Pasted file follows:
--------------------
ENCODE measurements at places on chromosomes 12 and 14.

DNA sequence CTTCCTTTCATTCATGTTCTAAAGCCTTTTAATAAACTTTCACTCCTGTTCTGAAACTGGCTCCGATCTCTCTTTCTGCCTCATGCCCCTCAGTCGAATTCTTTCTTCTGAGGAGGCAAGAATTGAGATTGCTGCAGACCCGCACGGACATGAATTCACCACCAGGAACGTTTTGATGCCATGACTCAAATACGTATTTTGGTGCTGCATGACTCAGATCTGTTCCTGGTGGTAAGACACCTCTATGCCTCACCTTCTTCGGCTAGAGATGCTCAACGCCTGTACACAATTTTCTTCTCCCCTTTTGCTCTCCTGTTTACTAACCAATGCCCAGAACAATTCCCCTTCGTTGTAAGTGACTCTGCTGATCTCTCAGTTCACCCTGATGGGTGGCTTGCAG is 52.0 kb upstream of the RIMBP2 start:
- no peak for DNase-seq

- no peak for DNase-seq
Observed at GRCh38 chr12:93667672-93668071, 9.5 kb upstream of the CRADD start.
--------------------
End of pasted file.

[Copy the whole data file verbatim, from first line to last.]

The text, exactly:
ENCODE measurements at places on chromosomes 12 and 14.

DNA sequence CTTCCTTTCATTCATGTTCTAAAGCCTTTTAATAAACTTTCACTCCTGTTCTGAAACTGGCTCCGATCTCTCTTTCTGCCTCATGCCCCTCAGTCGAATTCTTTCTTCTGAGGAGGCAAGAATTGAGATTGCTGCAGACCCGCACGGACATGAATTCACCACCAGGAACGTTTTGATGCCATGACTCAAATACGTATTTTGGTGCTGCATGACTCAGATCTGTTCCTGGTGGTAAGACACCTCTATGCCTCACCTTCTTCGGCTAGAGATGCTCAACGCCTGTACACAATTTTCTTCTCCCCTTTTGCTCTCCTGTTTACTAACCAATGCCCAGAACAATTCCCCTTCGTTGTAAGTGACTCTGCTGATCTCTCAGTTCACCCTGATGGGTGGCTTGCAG is 52.0 kb upstream of the RIMBP2 start:
- no peak for DNase-seq

- no peak for DNase-seq
Observed at GRCh38 chr12:93667672-93668071, 9.5 kb upstream of the CRADD start.